We are linking pollution haven type arguments (that developing countries have a "lower price" for pollution) and the workings of the Carbon Trading scheme and other market based solutions - could it be that these market based solutions are not so efficient after all - who wins and who loses? Are they vunerable to "capture"?
It boils down to the question of whether "free market environmentalism" is: working; is failing; could work eventually; is better than any alternative suggestion.
Undergraduates should try to pick out the "pros and cons of different public policies". Perhaps equity issues need to be considered as well as pure efficiency arguments.
Some interesting quotes are included below or read the full article by clicking:
'Obscenity' of carbon trading
If we want to curb climate change, carbon trading won't do, argues Kevin Smith in the Green Room this week. From the Stern Review to Europe's Emissions Trading Scheme, he argues, the aim of reducing emissions has been perverted by neo-liberal dogma and corporate self-interest.
In 1992, an infamous leaked memo from Lawrence Summers, who was at the time Chief Economist of the World Bank, stated that "the economic logic behind dumping a load of toxic waste in the lowest wage country is impeccable, and we should face up to that".
Sir Nicholas Stern argues that the cost-effectiveness of making emissions reductions is the most important factor, advocating mechanisms such as carbon pricing and carbon trading.
While dumping toxic waste in the global South might look like a great idea from the perspective of the market, it ignores the glaringly obvious fact of it being hugely unfair on those getting dumped upon.
In a similar way, Stern's cost-benefit analysis reduces important debates about the complex issue of climate change down to a discussion about numbers and graphs that ignores unquantifiable variables such as human lives lost, species extinction and widespread social upheaval.
In the current neo-liberal economic environment, trading rules inevitably succumb to the pressures of corporate lobbying and deregulation in order to ensure that governments do not "interfere" with the smooth running of the market.
We have already seen this corrosive influence in the European Union's Emissions Trading Scheme (ETS), when under corporate pressure, governments massively over-allocated emissions permits to the heaviest polluting industries in the initial round.
This caused the price of carbon to drop by more than 60%, creating even more disincentive for industries to lower their emissions at source.
There are all manner of loopholes and incentives for industry to exaggerate their emissions in order to receive more permits and thereby take even less action.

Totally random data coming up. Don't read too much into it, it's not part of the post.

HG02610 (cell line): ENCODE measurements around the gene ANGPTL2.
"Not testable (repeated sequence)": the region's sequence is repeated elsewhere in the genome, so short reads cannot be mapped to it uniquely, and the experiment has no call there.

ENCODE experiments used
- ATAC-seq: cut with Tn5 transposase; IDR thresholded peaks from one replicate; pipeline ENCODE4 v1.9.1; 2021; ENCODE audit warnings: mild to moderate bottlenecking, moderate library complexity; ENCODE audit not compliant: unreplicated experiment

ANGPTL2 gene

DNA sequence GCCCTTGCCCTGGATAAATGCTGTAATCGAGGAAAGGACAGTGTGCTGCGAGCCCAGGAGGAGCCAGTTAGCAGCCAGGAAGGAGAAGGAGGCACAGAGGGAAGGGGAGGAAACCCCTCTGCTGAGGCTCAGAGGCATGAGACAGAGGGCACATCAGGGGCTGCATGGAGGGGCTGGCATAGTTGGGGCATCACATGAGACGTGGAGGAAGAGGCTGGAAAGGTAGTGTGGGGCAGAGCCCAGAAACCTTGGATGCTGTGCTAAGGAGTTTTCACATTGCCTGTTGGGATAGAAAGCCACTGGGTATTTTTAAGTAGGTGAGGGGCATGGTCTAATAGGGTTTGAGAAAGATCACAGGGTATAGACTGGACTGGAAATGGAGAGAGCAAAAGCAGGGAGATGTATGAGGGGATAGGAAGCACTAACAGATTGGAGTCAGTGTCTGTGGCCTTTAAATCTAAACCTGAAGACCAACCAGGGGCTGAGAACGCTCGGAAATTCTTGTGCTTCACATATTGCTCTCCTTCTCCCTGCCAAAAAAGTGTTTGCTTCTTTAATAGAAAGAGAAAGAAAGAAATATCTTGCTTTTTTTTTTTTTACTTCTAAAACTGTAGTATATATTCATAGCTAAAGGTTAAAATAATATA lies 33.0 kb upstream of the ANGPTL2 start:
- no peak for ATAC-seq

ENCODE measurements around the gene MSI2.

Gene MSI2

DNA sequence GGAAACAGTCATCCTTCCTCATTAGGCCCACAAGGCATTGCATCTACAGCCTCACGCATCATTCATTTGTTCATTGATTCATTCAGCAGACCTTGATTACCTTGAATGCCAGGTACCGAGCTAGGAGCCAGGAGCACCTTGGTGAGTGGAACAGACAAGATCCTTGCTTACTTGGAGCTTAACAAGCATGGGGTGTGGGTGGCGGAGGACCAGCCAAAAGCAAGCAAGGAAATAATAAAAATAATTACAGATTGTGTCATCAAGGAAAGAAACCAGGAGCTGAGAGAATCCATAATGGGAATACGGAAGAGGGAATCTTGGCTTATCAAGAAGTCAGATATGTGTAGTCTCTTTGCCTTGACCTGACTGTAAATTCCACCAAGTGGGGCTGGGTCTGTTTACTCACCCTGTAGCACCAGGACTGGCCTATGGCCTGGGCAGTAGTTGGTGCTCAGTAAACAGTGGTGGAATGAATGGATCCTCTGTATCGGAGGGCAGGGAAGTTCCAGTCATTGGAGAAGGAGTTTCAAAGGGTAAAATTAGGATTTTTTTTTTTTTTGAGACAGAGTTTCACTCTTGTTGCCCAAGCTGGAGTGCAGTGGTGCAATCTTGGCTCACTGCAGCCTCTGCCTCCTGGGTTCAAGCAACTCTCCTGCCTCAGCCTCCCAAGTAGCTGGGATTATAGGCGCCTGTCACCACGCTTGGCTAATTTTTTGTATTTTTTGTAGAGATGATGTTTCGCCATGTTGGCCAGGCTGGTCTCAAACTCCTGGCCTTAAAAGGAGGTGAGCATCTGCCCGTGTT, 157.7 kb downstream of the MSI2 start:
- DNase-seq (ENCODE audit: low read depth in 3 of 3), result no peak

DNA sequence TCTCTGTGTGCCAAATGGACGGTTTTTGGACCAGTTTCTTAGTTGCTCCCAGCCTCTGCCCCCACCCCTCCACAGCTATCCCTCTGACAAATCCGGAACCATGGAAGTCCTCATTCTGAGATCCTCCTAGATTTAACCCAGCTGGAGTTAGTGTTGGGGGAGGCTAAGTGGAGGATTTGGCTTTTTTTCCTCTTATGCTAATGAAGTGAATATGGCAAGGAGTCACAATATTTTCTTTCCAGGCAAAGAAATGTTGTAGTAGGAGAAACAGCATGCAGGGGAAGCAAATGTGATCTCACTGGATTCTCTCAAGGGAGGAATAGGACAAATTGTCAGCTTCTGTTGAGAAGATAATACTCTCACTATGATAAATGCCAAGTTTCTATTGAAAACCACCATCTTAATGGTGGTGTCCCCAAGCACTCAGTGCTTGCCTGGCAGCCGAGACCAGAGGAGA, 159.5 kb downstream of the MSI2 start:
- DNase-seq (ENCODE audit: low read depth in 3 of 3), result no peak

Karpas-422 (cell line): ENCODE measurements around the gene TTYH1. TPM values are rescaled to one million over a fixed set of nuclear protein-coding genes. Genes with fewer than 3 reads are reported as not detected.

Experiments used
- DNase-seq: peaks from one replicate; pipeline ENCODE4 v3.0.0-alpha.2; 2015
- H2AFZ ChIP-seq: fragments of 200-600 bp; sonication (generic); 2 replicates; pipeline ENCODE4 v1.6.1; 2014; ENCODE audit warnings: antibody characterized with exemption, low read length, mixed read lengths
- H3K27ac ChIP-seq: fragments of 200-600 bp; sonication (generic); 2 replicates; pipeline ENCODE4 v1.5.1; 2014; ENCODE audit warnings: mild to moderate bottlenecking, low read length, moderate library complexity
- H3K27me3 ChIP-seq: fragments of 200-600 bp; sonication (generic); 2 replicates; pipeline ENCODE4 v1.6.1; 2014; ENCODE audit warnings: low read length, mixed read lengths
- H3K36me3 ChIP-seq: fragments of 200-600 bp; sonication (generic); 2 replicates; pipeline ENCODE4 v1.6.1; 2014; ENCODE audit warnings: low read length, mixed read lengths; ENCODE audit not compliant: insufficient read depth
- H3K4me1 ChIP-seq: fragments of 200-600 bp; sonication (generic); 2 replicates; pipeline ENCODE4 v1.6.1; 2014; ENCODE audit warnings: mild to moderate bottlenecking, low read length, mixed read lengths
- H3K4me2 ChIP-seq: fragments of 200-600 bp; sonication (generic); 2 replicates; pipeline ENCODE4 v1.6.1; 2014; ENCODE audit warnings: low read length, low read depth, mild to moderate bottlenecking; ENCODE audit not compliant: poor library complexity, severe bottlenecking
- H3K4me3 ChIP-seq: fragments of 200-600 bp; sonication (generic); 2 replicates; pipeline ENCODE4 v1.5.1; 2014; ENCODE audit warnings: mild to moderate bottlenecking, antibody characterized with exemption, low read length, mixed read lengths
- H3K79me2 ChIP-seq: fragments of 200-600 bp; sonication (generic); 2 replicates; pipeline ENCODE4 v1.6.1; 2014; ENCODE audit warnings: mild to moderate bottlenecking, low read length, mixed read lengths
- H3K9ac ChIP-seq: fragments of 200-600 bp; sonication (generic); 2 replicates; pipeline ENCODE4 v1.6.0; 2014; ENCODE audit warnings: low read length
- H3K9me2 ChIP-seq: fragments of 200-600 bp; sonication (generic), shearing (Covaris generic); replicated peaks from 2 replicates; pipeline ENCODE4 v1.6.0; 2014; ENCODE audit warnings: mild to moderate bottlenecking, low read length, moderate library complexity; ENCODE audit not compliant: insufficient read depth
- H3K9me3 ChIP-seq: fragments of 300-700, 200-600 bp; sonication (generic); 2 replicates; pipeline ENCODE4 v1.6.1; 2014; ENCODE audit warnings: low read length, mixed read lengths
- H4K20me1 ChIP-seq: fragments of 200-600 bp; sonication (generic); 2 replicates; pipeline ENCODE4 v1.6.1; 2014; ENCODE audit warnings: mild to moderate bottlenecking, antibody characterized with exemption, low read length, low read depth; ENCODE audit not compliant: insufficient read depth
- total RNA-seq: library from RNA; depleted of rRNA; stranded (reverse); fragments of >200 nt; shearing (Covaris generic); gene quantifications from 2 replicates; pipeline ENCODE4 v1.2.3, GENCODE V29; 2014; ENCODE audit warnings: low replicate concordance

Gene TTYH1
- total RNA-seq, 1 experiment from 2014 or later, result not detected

Market analyst Franck Schuttellar estimated that in the scheme's first year, the UK's most polluting industries earned collectively £940m ($1,792m) in windfall profits from generous ETS allocations.
Given all we know about the link between pollution and climate change, such a massive public concession to dirty industries borders on the obscene.
We are being asked to believe that the flexibility and efficiency of the market will ensure that carbon is reduced as quickly and as effectively as possible, when experience has shown that lack of firm regulation tends to create environmental problems rather than solve them.
There is a groundswell of opinion that the "invisible hand" of the market is not the most effective way of facing the climate challenge.
The Durban Declaration of Climate Justice, signed by civil society organisations from all over the world, asserts that making carbon a commodity represents a large-scale privatisation of the Earth's carbon cycling capacity, with the atmospheric pie having been carved-up and handed over to the biggest polluters.
Effective action on climate change involves demanding, adopting and supporting policies that reduce emissions at source as opposed to offsetting or trading.
Carbon trading isn't an effective response; emissions have to be reduced across the board without elaborate get-out clauses for the biggest polluters.
There is an urgent need for stricter regulation, oversight, and penalties for polluters on community, local, national and international levels, as well as support for communities adversely impacted by climate change. But currently such policies are nigh-on invisible, as they contradict the sacred cows of economic growth and the free market.
There is, unfortunately, no "win-win solution" when it comes to tackling climate change and maintaining an economic growth based on the ever increasing extraction and consumption of fossil fuels.
Market-based mechanisms such as carbon trading are an elaborate shell-game of global creative accountancy that distracts us from the fact that there is no viable "business as usual" scenario.
Climate policy needs to be made of sterner stuff.